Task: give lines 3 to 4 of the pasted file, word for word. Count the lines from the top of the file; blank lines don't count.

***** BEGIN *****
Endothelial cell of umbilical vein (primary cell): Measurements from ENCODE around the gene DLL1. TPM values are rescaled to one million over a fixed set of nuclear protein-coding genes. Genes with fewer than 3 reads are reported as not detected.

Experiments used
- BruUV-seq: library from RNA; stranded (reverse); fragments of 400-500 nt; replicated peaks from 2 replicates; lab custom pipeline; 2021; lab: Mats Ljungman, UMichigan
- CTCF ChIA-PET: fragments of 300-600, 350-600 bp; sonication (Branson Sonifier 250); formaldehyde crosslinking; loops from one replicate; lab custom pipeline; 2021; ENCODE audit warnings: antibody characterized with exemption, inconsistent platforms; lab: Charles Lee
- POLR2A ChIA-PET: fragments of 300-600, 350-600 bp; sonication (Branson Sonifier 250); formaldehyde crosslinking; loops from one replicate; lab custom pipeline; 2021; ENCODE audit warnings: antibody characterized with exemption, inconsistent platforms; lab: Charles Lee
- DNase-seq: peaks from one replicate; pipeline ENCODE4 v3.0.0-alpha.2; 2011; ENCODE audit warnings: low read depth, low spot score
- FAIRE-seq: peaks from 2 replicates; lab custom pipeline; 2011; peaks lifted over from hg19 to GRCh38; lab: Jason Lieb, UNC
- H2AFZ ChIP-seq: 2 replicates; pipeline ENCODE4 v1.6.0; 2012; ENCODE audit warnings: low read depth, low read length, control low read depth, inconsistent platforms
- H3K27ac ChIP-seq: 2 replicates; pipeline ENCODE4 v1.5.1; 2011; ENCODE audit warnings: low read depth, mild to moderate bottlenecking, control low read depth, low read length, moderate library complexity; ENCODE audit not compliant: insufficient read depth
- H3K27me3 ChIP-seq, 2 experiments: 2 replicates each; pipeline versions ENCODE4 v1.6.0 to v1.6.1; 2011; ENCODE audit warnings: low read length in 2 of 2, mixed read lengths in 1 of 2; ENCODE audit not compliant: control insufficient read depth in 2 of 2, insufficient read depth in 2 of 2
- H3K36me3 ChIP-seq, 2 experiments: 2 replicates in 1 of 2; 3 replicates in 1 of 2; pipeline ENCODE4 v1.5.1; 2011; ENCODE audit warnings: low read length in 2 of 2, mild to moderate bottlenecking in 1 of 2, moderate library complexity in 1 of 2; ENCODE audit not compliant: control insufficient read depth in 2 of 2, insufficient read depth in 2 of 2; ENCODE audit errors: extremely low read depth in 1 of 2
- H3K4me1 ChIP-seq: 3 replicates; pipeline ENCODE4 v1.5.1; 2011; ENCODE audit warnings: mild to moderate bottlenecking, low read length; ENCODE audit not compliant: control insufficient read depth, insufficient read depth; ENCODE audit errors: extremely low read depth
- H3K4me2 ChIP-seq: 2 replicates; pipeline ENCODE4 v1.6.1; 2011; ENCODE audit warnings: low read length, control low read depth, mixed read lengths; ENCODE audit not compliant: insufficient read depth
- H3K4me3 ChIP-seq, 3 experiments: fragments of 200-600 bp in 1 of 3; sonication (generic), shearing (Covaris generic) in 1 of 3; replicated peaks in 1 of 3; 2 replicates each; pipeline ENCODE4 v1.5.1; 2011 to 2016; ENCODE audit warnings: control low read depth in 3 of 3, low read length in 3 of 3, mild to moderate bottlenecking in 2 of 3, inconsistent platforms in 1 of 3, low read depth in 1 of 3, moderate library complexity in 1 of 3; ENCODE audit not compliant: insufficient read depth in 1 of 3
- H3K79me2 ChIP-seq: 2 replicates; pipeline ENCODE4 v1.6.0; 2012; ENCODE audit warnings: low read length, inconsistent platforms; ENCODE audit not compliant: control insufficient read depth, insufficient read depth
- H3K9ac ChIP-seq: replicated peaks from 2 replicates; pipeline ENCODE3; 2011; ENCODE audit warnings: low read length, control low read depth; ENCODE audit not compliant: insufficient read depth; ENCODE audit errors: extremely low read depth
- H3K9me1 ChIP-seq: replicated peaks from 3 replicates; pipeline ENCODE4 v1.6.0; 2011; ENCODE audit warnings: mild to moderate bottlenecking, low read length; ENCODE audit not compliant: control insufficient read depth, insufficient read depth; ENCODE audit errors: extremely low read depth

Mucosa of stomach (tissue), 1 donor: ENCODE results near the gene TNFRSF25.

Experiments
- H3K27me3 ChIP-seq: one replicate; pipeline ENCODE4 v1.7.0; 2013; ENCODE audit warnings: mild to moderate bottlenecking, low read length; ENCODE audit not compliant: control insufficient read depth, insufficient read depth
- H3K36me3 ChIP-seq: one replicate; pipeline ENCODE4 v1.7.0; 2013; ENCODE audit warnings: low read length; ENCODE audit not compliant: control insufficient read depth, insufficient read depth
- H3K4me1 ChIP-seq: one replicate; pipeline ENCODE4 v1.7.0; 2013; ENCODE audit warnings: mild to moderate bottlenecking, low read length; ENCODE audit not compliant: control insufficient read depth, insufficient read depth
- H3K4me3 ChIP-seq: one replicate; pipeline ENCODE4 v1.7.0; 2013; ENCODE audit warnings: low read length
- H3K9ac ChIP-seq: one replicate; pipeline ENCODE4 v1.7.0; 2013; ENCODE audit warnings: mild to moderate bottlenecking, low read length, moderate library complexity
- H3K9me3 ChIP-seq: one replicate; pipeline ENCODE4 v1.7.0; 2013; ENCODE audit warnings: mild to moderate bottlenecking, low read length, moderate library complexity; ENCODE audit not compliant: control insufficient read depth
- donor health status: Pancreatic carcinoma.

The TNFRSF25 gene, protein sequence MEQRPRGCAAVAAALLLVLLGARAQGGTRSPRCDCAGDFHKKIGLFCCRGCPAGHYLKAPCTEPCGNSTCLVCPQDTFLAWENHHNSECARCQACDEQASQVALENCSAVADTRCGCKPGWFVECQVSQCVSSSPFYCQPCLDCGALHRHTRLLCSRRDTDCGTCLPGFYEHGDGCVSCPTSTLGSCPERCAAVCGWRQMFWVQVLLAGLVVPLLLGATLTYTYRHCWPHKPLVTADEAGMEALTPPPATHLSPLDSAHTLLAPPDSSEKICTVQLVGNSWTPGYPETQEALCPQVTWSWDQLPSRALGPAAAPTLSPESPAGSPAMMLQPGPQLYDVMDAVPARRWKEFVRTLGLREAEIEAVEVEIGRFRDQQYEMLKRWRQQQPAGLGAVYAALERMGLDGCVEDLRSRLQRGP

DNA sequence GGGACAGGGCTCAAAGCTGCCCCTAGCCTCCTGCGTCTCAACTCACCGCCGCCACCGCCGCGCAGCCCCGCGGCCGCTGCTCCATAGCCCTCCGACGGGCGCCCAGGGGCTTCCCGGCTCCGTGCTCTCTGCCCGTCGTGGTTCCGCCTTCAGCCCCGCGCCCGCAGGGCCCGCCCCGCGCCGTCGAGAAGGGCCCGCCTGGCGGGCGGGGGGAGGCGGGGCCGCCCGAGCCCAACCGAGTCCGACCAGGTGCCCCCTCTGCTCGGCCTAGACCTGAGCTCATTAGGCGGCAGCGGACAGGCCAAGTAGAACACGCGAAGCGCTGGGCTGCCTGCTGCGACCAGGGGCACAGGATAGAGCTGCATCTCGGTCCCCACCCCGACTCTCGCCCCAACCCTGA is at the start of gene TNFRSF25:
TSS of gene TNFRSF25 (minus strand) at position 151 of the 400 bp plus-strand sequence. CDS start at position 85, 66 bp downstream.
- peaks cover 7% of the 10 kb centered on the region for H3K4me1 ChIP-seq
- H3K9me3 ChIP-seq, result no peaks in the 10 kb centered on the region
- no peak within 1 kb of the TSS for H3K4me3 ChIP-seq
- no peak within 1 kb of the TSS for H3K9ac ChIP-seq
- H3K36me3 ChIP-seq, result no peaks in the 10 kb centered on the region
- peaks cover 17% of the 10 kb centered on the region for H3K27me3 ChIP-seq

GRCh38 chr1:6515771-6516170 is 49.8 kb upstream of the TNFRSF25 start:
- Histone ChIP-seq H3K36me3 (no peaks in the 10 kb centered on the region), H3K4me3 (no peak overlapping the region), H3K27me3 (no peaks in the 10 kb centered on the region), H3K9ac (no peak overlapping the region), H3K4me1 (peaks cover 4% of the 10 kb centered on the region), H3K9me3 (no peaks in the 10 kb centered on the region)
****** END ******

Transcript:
- BruUV-seq: library from RNA; stranded (reverse); fragments of 400-500 nt; replicated peaks from 2 replicates; lab custom pipeline; 2021; lab: Mats Ljungman, UMichigan
- CTCF ChIA-PET: fragments of 300-600, 350-600 bp; sonication (Branson Sonifier 250); formaldehyde crosslinking; loops from one replicate; lab custom pipeline; 2021; ENCODE audit warnings: antibody characterized with exemption, inconsistent platforms; lab: Charles Lee